Remus frowned – it was unusual for someone pulling a prank to ask for the Headmaster. But she was in pain, and Remus should've known better than to assume the cut was her only injury, so he pushed any irrelevant thoughts aside. He helped her stand and climb up the steps, and, as soon as they crossed the now-doorless threshold, the girl vanished from under his fingertips.

Hermione didn't know whether she had just dreamt–or hallucinated–the whole thing. She had stumbled and caught herself on the wet stone wall–fingers tangling on the vines surrounding it – only later realizing the reason why: her handsome, warm, and rather cozy human crutch had disappeared. Which was only fair, considering her sanity had left her a while ago. She limped around, peering into the garden from the doorway. The fallen door remained on the ground as they'd left it, her book was nowhere to be seen, and she had to wonder if she even had it with her before in the first place.

She cast a Reparo on the door, a Ferula on her foot, and made her way to the castle's entrance, the rain and her injuries likely making even more of a fright out of her appearance than usual. The state of her hair alone...

If she blushed as she limped to the Infirmary, Hermione blamed it entirely on her head wound. She had tried so very hard to squash whatever crush she felt for Professor Lupin after the fiasco with Lockhart. As a matter of fact, she had quite deliberately convinced herself that the warm feeling she got whenever she was at a Defense Against the Dark Arts class the year before was due to excitement for the lesson. He was a talented and competent teacher. And the reason she figured out he was a werewolf had nothing to do with being attuned to his schedule even outside of classes or sneaking glances every meal to see if he was there. It was a genuine concern for a teacher, is all. And if the betrayal when she thought he was colluding with a criminal to kill her best friend stung deeper than it should have, it was because she admired him. Or so she had told herself. Apparently, her efforts were for naught if her subconscious had taken to conjure a more attainable version of the wizard.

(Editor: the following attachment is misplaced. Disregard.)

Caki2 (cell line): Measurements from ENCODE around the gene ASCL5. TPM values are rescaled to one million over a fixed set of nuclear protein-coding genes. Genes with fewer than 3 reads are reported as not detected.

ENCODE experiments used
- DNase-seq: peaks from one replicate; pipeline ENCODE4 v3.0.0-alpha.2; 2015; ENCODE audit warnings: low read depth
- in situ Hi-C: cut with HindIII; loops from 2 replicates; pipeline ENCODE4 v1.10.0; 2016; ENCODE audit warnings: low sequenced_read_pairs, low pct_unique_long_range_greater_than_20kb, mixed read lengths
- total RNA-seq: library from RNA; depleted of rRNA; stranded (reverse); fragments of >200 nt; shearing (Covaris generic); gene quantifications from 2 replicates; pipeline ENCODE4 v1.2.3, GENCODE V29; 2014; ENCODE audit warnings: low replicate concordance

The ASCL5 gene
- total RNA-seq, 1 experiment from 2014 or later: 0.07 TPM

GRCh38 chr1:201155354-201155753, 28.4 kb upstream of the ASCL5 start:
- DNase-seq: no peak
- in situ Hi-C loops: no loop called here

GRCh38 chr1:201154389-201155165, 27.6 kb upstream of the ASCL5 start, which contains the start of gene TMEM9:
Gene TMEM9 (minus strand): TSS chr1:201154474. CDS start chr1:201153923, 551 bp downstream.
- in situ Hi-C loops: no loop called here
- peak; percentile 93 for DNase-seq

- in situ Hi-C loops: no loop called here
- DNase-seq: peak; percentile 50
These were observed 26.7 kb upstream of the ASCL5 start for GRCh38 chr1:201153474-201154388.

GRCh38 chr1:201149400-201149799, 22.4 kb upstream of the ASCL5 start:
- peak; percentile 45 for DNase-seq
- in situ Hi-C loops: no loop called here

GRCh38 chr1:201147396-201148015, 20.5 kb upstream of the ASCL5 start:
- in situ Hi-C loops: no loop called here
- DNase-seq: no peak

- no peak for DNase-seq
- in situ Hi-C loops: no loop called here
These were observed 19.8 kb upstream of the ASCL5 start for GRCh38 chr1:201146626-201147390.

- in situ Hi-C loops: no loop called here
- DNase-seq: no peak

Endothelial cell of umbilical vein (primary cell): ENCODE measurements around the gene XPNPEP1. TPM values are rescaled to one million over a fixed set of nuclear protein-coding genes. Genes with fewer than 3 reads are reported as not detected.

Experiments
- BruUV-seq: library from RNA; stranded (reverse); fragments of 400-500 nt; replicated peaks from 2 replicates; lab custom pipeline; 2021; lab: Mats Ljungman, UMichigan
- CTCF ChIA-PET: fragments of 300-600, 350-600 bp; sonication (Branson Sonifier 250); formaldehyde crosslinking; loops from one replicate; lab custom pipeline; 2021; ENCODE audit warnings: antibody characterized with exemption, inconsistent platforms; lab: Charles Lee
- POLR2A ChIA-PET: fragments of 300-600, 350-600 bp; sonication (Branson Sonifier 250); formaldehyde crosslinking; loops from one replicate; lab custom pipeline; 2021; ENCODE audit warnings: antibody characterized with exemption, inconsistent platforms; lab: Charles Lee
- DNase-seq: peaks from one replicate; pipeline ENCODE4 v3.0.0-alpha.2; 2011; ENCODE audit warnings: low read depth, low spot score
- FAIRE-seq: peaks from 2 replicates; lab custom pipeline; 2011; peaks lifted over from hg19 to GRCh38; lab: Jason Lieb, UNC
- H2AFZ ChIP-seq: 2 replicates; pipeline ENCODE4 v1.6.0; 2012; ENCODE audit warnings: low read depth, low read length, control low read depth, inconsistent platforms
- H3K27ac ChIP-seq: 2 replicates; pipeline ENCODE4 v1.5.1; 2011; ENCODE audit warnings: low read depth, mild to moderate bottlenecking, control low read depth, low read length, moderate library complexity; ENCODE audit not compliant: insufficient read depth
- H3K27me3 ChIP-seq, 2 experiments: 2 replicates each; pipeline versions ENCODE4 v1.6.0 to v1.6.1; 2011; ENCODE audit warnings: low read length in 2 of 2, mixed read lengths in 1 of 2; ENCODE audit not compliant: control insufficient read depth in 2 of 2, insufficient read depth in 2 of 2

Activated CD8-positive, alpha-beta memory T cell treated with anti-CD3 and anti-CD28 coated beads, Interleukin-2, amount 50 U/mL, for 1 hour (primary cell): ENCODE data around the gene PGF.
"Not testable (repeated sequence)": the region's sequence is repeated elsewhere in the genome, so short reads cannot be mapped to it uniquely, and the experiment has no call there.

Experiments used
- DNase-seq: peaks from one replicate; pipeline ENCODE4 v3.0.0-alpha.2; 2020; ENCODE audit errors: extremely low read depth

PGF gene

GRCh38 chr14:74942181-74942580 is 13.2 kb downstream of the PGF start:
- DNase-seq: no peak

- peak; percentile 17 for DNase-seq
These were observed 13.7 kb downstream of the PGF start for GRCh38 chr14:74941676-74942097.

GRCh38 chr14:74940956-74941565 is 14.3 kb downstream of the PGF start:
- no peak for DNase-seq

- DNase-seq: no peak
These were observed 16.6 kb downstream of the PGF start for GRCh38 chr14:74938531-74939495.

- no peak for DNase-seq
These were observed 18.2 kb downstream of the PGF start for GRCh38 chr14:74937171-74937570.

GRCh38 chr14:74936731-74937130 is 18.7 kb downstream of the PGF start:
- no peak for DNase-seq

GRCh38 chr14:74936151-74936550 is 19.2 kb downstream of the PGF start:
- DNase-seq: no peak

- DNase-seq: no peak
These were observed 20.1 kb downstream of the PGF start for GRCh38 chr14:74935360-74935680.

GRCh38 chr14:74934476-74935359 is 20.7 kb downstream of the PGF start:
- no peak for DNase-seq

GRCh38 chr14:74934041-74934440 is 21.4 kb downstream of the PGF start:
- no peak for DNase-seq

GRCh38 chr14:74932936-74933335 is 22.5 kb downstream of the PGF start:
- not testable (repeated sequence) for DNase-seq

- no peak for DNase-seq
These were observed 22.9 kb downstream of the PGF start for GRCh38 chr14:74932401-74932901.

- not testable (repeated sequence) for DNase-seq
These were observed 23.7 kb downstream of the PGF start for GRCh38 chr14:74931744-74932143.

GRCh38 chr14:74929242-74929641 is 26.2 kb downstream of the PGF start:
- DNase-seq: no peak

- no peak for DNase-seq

It didn't change the fact, however, that the robe she wore was a good two sizes larger. But she wouldn't notice it until later when her head no longer hurt and she was ensconced in the girl's dorm room. She let out a gasp, choked, incredulous laughter escaping her chest. She had traveled back in time–years! not hours–with magic she couldn't begin to understand and met a younger version of her former professor.

After that, and amidst Harry and Ron's idiotic behavior, Hermione found herself returning, nearly every day, to check the garden. Remus Lupin was never there.

Throughout that year, Hermione did not hear a word from her former professor. She had searched for any information on spontaneous time travel to no avail. Harry's letters to Snuffles continued, and she felt a herd of Cornish Pixies in her stomach whenever Harry mentioned their correspondence, waiting for some hint of Professor Lupin, but the feeling dwindled as they focused on the more pressing matters of Harry's champion tasks and the slanderous publications of Skeeter regarding Hermione.

A/N: Hey everyone, I come bearing another chapter :)

I just wanted to say thank you for the wonderful support you guys showed to the first chapter, it made me even more excited to work on this story! Also, remember when I said this would be about four chapters-long, tops? Well, I'm a lying liar who lies – it'll be more around ten, so please stick with me. I have some parts already written, but my muse showed up and said, "Huh, why don't you do this instead?" and it upended most of my earlier plans (but it does make things more interesting, so I'm not really upset).

I hope you enjoy, and let me know what you think!

To: KoverKat08: thank you, I hope it doesn't disappoint :)

Lots of love to… jocillyria, badadder1, Zorak23, caprubia, and KoverKat08 for the reviews. To taylorjaninedick, nshaikh281, nityasweet249, badadder1, SereniteRose, Lili1994, CarolineGoldilocks, and BellaAmorEterno for adding the story to their favorites. And to BellaAmorEterno, CarolineGoldilocks, Chantal9, JennC30, KittyKatlovesbooks41810, Lili1994, Sabrequeen1822, SereniteRose, badadder1, beckyboo88, beclem19, bunnyobelenus, candygood1, caprubia, jocillyria, krislea15, nityasweet249, nshaikh281, sashaann88, .dick, and traceytree for following the story.

You rock! :)